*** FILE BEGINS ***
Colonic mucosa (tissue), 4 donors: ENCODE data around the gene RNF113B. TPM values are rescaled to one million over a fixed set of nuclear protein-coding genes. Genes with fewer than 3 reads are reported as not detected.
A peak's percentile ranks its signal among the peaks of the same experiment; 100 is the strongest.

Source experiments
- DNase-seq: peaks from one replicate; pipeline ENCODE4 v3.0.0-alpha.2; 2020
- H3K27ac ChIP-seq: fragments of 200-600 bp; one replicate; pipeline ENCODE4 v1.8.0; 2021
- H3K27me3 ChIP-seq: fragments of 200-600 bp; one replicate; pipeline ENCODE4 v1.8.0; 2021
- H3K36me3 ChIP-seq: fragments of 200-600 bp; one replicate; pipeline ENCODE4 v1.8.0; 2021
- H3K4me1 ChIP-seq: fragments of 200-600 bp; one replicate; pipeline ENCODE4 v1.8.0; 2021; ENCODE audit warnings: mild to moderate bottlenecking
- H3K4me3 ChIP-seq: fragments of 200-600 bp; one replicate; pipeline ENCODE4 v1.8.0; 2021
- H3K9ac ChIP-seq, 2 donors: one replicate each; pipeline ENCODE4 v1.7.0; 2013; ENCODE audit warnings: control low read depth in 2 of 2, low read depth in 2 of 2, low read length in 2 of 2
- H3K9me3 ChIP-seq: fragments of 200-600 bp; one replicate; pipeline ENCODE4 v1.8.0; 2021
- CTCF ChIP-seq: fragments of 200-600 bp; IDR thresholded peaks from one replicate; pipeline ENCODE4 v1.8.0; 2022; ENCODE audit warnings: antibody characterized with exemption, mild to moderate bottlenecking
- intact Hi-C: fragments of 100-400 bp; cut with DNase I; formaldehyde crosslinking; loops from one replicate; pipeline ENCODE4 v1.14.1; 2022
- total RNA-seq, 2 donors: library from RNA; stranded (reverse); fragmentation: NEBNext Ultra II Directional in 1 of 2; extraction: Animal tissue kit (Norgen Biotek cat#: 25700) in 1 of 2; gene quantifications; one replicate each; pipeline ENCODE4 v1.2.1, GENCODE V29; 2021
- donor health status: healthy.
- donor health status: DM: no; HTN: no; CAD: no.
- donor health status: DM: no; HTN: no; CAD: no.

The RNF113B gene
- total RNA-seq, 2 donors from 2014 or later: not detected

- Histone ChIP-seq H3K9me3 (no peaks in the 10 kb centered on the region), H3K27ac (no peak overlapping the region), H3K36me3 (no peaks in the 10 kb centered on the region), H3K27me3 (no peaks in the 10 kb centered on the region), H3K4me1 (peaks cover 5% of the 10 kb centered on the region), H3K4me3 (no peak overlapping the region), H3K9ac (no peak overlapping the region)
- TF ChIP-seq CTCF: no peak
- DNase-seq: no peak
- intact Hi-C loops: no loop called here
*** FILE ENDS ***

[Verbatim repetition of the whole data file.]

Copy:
Colonic mucosa (tissue), 4 donors: ENCODE data around the gene RNF113B. TPM values are rescaled to one million over a fixed set of nuclear protein-coding genes. Genes with fewer than 3 reads are reported as not detected.
A peak's percentile ranks its signal among the peaks of the same experiment; 100 is the strongest.

Source experiments
- DNase-seq: peaks from one replicate; pipeline ENCODE4 v3.0.0-alpha.2; 2020
- H3K27ac ChIP-seq: fragments of 200-600 bp; one replicate; pipeline ENCODE4 v1.8.0; 2021
- H3K27me3 ChIP-seq: fragments of 200-600 bp; one replicate; pipeline ENCODE4 v1.8.0; 2021
- H3K36me3 ChIP-seq: fragments of 200-600 bp; one replicate; pipeline ENCODE4 v1.8.0; 2021
- H3K4me1 ChIP-seq: fragments of 200-600 bp; one replicate; pipeline ENCODE4 v1.8.0; 2021; ENCODE audit warnings: mild to moderate bottlenecking
- H3K4me3 ChIP-seq: fragments of 200-600 bp; one replicate; pipeline ENCODE4 v1.8.0; 2021
- H3K9ac ChIP-seq, 2 donors: one replicate each; pipeline ENCODE4 v1.7.0; 2013; ENCODE audit warnings: control low read depth in 2 of 2, low read depth in 2 of 2, low read length in 2 of 2
- H3K9me3 ChIP-seq: fragments of 200-600 bp; one replicate; pipeline ENCODE4 v1.8.0; 2021
- CTCF ChIP-seq: fragments of 200-600 bp; IDR thresholded peaks from one replicate; pipeline ENCODE4 v1.8.0; 2022; ENCODE audit warnings: antibody characterized with exemption, mild to moderate bottlenecking
- intact Hi-C: fragments of 100-400 bp; cut with DNase I; formaldehyde crosslinking; loops from one replicate; pipeline ENCODE4 v1.14.1; 2022
- total RNA-seq, 2 donors: library from RNA; stranded (reverse); fragmentation: NEBNext Ultra II Directional in 1 of 2; extraction: Animal tissue kit (Norgen Biotek cat#: 25700) in 1 of 2; gene quantifications; one replicate each; pipeline ENCODE4 v1.2.1, GENCODE V29; 2021
- donor health status: healthy.
- donor health status: DM: no; HTN: no; CAD: no.
- donor health status: DM: no; HTN: no; CAD: no.

The RNF113B gene
- total RNA-seq, 2 donors from 2014 or later: not detected

- Histone ChIP-seq H3K9me3 (no peaks in the 10 kb centered on the region), H3K27ac (no peak overlapping the region), H3K36me3 (no peaks in the 10 kb centered on the region), H3K27me3 (no peaks in the 10 kb centered on the region), H3K4me1 (peaks cover 5% of the 10 kb centered on the region), H3K4me3 (no peak overlapping the region), H3K9ac (no peak overlapping the region)
- TF ChIP-seq CTCF: no peak
- DNase-seq: no peak
- intact Hi-C loops: no loop called here